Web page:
How to Plant Bare Root Roses
Planting Bare Root Roses
Bare root roses are roses that are shipped, sold or given away without any soil around the roots and are usually shipped dormant. Bare root roses need a little extra care when planting to insure they get the best start.
When bare root roses arrive they need to be tended to immediately to insure they get the proper care that they have been longing for during shipment. Here you will find step-by-step instructions on how to successfully plant bare-root roses.
What Are Bare Root Roses?
How Bare Roses are Shipped...
Since there are different methods for shipping roses, there are a few different ways to plant them. Some bare root roses are shipped dormant while others are shipped during their active growing seasons.
Some bare root roses are shipped with nothing but paper or plastic wrapping around their roots. Others are shipped with a gel, mulch or other soilless material on their roots with a wrapping or bag to hold it in.
The First Thing You Should Do
Inspect Your Roses
As soon as you receive a bare root rose the first thing you should always do is immediately remove any packaging. Insure that you have disease-free roses that will be healthy enough to in your rose landscape.
Once you have inspected your rose place your bare root rose in a container of fresh water and soak for a few hours or until you can get it planted. Do not soak it any longer than 24 hours as it can cause root rot.
Preparing the Site to Plant Your Bare Root Rose
Prepare the Perfect Spot for Your New Rose
While your bare root roses are soaking begin preparing your planting site. Start by digging a hole that is at least two times the width of the root ball and at least 20-25 inches deep.
Using either the original soil or potting soil, create a 'mound' in the bottom of the hole. The mound should be cone shaped with the point sticking up. This will create an area for you to sit your rose on so that the roots can flow down each side of the mound.
Trim the Roots to Promote New Growth
After you have prepared your hole, trim back any broken or damaged roots on your new rose. Attempt to untangle the roots so that they hang down and can be placed around the mound you created in the hole.
If there are several long roots you can trim them back to 12 to 15 inches to make it easier to plant and minimize damage.
Other Resources for Growing Roses
Here are a few of my favorite rose gardening books.
Planting Bare Root Roses
How to Plant Bare Root Roses
Place the bare root rose into the hole keeping the crown or bud union even with ground level. Spread the roots evenly throughout the hole and around the mound. Avoid tangled, folded roots as they may be damaged by the heavy layers of soil.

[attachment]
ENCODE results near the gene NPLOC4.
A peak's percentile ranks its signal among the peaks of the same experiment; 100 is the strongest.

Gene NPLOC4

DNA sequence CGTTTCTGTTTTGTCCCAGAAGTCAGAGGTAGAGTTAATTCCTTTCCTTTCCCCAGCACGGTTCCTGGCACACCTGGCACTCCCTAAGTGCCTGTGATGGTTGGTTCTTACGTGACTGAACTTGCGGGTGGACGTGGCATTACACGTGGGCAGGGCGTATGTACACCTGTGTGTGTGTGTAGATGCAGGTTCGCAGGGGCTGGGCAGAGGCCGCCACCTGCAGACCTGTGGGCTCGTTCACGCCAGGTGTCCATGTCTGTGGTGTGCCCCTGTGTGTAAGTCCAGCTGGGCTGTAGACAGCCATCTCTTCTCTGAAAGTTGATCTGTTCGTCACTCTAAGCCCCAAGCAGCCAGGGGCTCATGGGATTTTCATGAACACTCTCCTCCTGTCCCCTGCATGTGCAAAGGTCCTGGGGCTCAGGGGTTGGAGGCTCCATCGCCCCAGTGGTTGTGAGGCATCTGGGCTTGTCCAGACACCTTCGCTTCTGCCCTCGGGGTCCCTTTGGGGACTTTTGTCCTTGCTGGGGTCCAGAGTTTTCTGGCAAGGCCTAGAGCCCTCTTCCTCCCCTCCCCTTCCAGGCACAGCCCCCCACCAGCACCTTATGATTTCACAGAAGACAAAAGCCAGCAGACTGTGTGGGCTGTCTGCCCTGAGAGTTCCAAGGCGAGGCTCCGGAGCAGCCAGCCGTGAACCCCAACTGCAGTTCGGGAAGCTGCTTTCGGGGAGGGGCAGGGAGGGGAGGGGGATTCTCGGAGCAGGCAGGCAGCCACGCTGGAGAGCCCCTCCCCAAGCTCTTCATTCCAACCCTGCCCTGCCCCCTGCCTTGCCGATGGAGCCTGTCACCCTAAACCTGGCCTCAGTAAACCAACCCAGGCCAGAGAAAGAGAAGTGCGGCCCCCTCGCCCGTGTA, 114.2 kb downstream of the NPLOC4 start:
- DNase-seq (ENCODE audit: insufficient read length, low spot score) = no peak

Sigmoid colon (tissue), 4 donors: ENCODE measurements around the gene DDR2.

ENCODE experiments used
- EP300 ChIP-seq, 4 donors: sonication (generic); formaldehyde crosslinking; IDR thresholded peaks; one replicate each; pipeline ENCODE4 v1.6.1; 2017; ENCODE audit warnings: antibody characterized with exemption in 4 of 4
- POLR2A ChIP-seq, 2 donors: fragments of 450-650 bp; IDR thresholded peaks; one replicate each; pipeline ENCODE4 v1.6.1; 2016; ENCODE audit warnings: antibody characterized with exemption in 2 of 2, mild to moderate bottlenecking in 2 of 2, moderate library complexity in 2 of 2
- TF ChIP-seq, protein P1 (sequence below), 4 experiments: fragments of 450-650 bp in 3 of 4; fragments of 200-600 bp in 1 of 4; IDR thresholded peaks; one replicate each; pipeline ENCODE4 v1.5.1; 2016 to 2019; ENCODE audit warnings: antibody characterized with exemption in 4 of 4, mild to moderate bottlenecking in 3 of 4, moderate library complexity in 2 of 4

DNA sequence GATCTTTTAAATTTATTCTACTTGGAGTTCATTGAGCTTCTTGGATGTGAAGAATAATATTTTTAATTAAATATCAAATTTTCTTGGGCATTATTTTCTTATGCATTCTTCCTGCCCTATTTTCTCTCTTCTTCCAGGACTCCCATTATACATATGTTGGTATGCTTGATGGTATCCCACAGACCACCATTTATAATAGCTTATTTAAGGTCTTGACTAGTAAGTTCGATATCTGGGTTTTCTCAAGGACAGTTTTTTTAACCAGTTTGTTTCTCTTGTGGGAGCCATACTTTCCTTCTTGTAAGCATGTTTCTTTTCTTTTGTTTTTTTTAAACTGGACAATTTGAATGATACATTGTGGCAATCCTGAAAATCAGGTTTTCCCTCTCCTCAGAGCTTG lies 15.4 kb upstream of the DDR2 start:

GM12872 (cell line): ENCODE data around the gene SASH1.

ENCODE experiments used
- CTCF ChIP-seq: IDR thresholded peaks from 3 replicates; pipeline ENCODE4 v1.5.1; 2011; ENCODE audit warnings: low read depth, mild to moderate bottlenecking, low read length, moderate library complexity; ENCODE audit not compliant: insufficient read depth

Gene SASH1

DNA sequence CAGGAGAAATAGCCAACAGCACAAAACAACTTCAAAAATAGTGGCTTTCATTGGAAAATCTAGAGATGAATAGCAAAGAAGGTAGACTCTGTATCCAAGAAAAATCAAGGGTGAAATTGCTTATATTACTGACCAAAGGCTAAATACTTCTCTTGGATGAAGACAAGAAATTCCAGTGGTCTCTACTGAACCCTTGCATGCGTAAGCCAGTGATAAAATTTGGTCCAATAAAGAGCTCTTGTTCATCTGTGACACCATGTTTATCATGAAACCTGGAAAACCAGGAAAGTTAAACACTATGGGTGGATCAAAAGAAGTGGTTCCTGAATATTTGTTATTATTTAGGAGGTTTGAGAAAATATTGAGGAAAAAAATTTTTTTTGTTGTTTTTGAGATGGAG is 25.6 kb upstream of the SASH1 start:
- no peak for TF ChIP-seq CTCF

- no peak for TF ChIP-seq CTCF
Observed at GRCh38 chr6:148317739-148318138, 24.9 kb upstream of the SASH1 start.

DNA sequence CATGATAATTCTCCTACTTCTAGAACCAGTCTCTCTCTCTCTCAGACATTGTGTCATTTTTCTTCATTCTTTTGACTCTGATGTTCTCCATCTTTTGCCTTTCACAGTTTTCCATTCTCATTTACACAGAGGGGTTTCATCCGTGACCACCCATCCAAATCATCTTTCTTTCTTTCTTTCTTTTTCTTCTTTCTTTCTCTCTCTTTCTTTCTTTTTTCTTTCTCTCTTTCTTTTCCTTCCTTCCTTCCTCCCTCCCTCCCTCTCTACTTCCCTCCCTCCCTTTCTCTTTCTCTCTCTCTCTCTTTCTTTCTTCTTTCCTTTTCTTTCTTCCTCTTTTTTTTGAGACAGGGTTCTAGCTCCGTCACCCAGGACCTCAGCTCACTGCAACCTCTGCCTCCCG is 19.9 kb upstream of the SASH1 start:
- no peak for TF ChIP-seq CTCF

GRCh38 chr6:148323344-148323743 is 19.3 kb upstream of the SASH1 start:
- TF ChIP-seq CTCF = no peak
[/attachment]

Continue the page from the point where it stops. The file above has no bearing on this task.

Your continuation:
Once the rose is in place backfill the hole using the soil you originally removed from the hole or fill it in with potting soil. Either is fine though potting soil will allow for better nutrients if you have poor soil. Insure that whichever method you choose is well-draining and does not hold water.
Insure there are no air pockets by gently firming the soil as you fill the hole in. Water your new rose thoroughly and allow it to drain. Continue watering daily for a few weeks until it is well established.
Angel Face Floribunda - One of My Own Bare Root Roses
Angel Face is one of my favorite roses in my rose garden. It, too, was a bare root rose. It amazes me at how many people will not purchase a bare root rose because they are afraid there is something wrong with it.
A Word of Advice for Purchasing Bare Root Roses
What to Look for...
When purchasing a bare root rose at a local garden center the roots are usually wrapped in plastic sleeve. The canes are usually cut back to 3 to 5 of the biggest stems and everything else is cut of. You may also notice a thick, white, waxy coating. This is normal. They have been dipped in wax to prevent damage from frost. This will need to be rinsed with warm water when you get it home.
When choosing a bare root rose that you can see and touch prior to purchase always look for green canes and any signs of new growth. Depending on the time of year and how long they have been set out they may not have any new stems yet but you should be able to see nodes starting to form. Avoid any yellow, black or brown stems as this may be a sign of disease or rot.
When purchasing a bare root rose from a catalog or website always research their reputation. Keep in mind that most people don't come back to give feedback on great purchases where as an angry customer always will. 100 negatives and 1 positive may not always be reliable considering that they could have sold 100,000 roses. Just look around and see what type of reputation they have, what the biggest complaints are and how they were handled.
Always check the return policy for items that have been shipped. While most companies won't guarantee a rose once it has been planted since it could have been the gardeners fault, many will still guarantee plants during shipping.
A Few Roses Available Online that Would Be Shipped Bare Root
Here are a few examples of roses on Amazon.com that would be shipped bare root. Always assume that roses are shipped bare root unless they state otherwise. They will usually stated that they are 'potted'.
I have heard of several people refusing to purchase bare root roses because they think there is something wrong with them or that they won't produce like a full size bush. I personally only grow bare root roses because I can get them at a fraction of the cost of a bush that has already but on a ton of new growth. That same new growth that caused others to purchase the rose can quickly be damaged during frosts if it is still early spring.